Notice again the true perspective of this victory.  “They were destroyed before the LORD, and before His host.”  Zerah and his host had come against Judah, but it was actually God against whom they were fighting.  God answered Asa’s prayer and did not let man prevail against Him.   Therefore the spoils of battle were His.

 So they gathered themselves together at Jerusalem in the third month, in the fifteenth year of the reign of Asa. And they offered unto the LORD the same time, of the spoil which they had brought, seven hundred oxen and seven thousand sheep (2 Chr. 15:10,11).

Surely this speaks prophetically to us in a day when our Adversary the Devil has flocks and herds of men in countless numbers in his fold.  How long do you think God is going to put up with that?  God means them to become an offering to Him.  Are we not then jealous for what belongs to God?  Why do we put up with it?

And do we not see a pattern in these Old Testament stories?  A victory accomplished means easy spoils for the taking.

This is just what Jesus Himself said—that while the strong man keeps his palace [his courtyard] his goods are secure.  But when the stronger than he comes upon him and overcomes him, he strips him of the armour he trusted in, and divides the spoils (Lk 11:21,22).

This happened at Calvary.  It was there and then that Christ the stronger-than-he overcame His (and our) adversary the Devil, the strongman.

 And having spoiled [stripped] principalities and powers, he made a shew of them openly, triumphing over them in it [that is, in His cross] (Col 2:15).

We note two things about the Luke passage.  The Stronger-than-he comes upon the strongman.  The cross was an offensive action.  The initiative was God’s.  And it was utterly deadly and totally devastating.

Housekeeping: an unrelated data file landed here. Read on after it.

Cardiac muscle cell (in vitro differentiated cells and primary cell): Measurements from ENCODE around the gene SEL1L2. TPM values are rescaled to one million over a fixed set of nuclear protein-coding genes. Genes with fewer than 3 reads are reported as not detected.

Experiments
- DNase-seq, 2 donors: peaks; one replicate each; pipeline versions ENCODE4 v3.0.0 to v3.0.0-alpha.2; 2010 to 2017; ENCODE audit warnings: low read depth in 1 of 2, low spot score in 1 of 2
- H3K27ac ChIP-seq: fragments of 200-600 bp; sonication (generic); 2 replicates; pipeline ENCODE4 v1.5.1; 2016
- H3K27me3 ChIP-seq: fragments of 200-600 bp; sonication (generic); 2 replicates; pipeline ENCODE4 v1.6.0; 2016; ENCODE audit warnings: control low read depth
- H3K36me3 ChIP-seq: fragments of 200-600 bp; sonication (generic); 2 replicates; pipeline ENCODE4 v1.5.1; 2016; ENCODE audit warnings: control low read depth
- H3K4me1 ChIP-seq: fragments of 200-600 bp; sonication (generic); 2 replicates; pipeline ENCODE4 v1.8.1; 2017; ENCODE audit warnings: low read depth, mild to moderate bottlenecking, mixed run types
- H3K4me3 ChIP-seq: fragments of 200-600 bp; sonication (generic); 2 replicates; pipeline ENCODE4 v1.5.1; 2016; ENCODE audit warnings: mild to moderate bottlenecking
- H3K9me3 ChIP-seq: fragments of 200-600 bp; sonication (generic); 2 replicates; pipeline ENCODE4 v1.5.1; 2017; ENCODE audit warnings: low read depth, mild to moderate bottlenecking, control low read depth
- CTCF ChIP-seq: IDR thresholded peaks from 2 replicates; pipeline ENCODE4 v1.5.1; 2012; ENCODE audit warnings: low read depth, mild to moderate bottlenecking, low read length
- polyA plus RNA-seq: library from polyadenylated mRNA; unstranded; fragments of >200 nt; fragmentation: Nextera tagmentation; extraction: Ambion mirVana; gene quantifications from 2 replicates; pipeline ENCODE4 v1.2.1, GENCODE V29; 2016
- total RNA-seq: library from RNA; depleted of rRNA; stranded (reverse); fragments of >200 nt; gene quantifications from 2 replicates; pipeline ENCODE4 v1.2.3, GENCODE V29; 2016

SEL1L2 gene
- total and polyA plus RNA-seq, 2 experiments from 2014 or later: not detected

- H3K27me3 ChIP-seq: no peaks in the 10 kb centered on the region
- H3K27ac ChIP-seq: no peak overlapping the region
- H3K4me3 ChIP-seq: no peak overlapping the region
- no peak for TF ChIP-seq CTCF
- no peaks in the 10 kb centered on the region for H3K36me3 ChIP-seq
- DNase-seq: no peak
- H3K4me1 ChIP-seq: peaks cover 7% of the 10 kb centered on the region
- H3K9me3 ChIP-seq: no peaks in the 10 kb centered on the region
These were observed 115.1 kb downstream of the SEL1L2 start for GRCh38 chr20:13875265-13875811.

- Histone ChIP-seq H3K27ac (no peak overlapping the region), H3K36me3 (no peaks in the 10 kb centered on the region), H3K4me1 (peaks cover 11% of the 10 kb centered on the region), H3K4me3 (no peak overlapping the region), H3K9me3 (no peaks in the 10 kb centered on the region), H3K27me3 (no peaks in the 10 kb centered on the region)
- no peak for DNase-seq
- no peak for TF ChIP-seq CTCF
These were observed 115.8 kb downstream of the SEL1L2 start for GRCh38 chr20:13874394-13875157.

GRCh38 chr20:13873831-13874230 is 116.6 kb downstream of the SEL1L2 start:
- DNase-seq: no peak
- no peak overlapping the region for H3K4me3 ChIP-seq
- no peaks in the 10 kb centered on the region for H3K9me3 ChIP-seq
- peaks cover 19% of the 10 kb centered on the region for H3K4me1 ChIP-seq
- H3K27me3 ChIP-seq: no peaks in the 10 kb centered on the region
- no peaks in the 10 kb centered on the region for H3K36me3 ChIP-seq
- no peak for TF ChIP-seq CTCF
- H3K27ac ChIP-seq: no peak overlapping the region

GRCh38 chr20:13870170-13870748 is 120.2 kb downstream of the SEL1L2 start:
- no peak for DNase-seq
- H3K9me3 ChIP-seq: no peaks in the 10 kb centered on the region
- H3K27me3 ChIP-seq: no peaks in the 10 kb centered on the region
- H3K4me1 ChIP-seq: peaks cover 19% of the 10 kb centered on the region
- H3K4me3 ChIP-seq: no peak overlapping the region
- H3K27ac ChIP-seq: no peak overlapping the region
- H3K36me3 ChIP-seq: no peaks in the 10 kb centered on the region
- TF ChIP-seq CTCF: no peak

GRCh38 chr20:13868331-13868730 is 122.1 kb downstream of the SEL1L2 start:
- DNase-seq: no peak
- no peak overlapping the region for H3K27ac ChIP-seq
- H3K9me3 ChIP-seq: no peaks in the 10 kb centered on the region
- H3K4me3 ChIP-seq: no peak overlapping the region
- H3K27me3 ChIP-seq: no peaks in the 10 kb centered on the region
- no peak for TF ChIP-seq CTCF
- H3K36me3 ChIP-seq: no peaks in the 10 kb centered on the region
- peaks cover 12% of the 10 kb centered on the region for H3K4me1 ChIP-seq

Secondly, once the strong man has been dealt with, spoiling what was in his possession became the easy thing; the victor, Christ, was free to take for Himself the slaves that the strong man earlier held with careless ease.  We don’t have to read too far into the Book of Acts to verify this.  Peter’s Spirit-breathed words in the power of the ascended Christ gathered in the spoil of 3,000 souls in one day.  And that was only the beginning.

But, someone asks, where is that now?  If at Calvary the Stronger-than-the-strongman came upon the strongman and overcame him,  why in our day does the Devil still hold his captives so securely in his armour of darkness?  Why are we not free to take the spoils?  Where is the victory of Calvary?

Let me answer that question with another question.  Where is the Cross in our lives, fellow Christian?  It is the victory of Christ on Calvary’s cross that defeated the strongman, the Prince of darkness.  And so the spoils are His; only the One who gained the victory can spoil the strongman’s palace.

Oh, how critical, then, that we His soldiers learn to fight His battle with His strategy, learn to take our orders from Him, learn His strategy, His secret weapon—learn to engage the battle and victory of the Cross.

Taking the spoil is then the easy part—which belongs to the One who won the battle.